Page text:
C. Program Trigger for Federal Share/Certification of Act of Terrorism

How does the Program Trigger for the Federal share of compensation work and how does it coordinate with the Secretary's certification of an act of terrorism?

The Extension Act adds a new section 103(e)(1)(B) to TRIA entitled “Program Trigger.” This new provision directs the Secretary not to compensate insurers under the Program unless the aggregate industry insured losses from a certified act of terrorism exceed certain insured loss or “trigger” amounts.[2]

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The Extension Act has essentially introduced the concept of a “Program Trigger event” to TRIA. A “Program Trigger event” is a certified act of terrorism occurring after March 31, 2006 in which the aggregate industry insured losses resulting from the event exceed the applicable trigger amount ($50 million in 2006 and $100 million in 2007).

The new Program Trigger provision does not apply to acts of terrorism occurring on or before March 31, 2006. The Trigger will apply to such acts that occur after March 31, 2006. Note that the application of the Trigger is based on the date of occurrence and not the date of certification of an act of terrorism. For example, the Program Trigger shall not apply to an act that occurs prior to March 31, 2006, but which is later certified after March 31.

After March 31, unless an act of terrorism is a Program Trigger event, insured losses from that act of terrorism will not be considered in any determination of or calculation leading to any Federal share of compensation under the Act.

Treasury is considering whether further rulemaking or guidance is necessary to address issues associated with the new Program Trigger, including whether any adjustments are necessary to reflect the potential difference between acts that are certified under the Program and not eligible for compensation and acts that are certified and eligible for compensation under the Program. In terms of TRIA's “make available” requirement contained in section 103(c) and Subpart C of the regulations, insurers should continue to make coverage available for insured losses, although further consideration of issues posed by the new Program Trigger could affect this requirement on a going forward basis.

What losses of an insurer count towards satisfaction of the insurer deductible and how will the Federal share of compensation be determined?

In Program Year 4, only an insurer's insured losses resulting from certified acts of terrorism occurring between January 1 and March 31, 2006, and the insurer's insured losses resulting from Program Trigger events after March 31, will count towards satisfaction of the insurer deductible. Pursuant to section 103(e)(1)(A) of the Act, the Federal share of compensation will be based on 90 percent of the amount of such insured losses in excess of the insurer deductible.

In Program Year 5, only an insurer's insured losses resulting from Program Trigger events occurring in that year will count towards satisfaction of the insurer deductible. Again, pursuant to section 103(e)(1)(A), the Federal share of compensation will be based on 85 percent of the amount of such insured losses in excess of the insurer deductible.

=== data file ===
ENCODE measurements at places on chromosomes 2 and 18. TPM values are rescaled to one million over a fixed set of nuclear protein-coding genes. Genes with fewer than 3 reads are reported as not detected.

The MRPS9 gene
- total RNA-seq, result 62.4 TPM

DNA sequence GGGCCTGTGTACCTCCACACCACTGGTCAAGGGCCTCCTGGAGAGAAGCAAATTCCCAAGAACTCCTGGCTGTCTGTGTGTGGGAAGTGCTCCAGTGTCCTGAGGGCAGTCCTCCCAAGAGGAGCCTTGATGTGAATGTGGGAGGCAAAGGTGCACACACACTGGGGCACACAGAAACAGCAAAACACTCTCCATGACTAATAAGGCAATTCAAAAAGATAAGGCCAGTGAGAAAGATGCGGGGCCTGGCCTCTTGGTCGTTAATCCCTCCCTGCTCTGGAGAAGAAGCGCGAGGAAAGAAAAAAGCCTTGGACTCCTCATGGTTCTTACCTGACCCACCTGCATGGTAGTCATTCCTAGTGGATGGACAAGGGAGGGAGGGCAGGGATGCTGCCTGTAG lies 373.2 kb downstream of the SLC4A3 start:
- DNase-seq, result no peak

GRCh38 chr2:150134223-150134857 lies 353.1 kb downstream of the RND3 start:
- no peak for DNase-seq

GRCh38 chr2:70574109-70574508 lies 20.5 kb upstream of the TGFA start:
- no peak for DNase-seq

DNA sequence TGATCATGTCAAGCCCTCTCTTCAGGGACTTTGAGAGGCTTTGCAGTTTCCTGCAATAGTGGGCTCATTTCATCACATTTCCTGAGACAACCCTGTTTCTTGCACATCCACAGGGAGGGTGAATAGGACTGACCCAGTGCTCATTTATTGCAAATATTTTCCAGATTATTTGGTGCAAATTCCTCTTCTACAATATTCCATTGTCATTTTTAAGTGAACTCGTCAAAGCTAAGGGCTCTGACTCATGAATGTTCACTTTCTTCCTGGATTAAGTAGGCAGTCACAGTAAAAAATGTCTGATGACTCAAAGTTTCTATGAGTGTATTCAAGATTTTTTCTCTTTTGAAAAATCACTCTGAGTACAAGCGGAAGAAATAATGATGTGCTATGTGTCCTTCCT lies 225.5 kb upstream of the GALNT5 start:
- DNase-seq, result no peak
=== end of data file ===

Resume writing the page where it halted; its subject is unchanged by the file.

Treasury will be issuing forms changes and issuing further guidance and rulemaking as necessary to accomplish this compensation payment scheme.

How will Treasury determine and notify insurers that the Program Trigger has been met?

The manner in which Treasury determines whether the Program Trigger has been met will be similar to the process for determining aggregate insured loss amounts in connection with the certification of an act of terrorism. Treasury would contact industry statistical reporting agencies and others to ascertain aggregate industry insured losses. Once the Program Trigger amount has been exceeded, Treasury would notify insurers through press release, notice in the Federal Register and postings on the TRIP Web site. This determination may be concurrent with the certification of the act of terrorism.

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Dated: December 29, 2005.

Howard Leikin,

Deputy Director, Terrorism Risk Insurance Program.

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Footnotes

1.  The Matrix can be found on the NAIC Web site at http://www.naic.org/​industry_​home.htm.

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2.  Section 103(e)(1)(B) states: “In the case of a certified act of terrorism occurring after March 31, 2006, no compensation shall be paid by the Secretary under subsection (a), unless the aggregate industry insured losses resulting from such certified act of terrorism exceed—(i) $50,000,000, with respect to such insured losses occurring in Program Year 4; or (ii) $100,000,000, with respect to such insured losses occurring in Program Year 5.”

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[FR Doc. E5-8281 Filed 1-4-06; 8:45 am]

BILLING CODE 4810-25-P